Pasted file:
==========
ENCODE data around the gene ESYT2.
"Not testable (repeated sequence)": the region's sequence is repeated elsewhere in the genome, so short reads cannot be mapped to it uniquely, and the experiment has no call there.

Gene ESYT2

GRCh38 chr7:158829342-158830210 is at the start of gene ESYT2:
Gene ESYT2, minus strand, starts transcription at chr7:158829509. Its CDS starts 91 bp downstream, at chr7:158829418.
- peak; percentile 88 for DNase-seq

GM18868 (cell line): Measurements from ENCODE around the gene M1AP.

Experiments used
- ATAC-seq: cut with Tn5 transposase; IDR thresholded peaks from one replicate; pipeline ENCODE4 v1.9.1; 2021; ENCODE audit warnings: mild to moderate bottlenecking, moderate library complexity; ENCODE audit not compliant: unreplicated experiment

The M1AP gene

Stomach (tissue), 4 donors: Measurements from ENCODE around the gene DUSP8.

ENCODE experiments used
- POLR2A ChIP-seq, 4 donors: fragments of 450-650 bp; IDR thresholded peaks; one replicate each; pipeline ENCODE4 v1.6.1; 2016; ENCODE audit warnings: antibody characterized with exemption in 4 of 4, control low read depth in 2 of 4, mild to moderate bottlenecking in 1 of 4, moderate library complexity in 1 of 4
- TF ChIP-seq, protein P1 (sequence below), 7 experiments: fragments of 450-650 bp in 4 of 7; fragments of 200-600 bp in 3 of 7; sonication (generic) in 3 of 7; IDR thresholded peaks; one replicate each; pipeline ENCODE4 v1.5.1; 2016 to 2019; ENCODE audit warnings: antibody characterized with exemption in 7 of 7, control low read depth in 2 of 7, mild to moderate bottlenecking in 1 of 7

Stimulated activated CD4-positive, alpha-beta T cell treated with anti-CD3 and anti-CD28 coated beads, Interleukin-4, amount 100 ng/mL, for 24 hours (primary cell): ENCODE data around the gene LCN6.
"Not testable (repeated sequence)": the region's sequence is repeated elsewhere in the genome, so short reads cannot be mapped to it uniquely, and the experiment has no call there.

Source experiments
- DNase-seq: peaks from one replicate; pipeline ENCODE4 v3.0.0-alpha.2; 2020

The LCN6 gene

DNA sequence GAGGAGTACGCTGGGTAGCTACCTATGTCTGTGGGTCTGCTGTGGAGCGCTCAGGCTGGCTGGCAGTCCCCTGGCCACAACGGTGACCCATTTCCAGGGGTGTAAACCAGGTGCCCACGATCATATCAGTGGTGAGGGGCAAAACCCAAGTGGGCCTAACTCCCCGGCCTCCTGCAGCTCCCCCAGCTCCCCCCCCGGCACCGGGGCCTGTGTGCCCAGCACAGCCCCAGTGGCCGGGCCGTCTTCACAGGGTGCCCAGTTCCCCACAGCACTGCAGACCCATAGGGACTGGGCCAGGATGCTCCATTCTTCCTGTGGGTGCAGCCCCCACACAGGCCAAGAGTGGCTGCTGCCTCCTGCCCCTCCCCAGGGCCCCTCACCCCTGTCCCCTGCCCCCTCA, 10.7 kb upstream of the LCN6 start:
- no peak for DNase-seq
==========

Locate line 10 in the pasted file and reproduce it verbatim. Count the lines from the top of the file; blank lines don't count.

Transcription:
The M1AP gene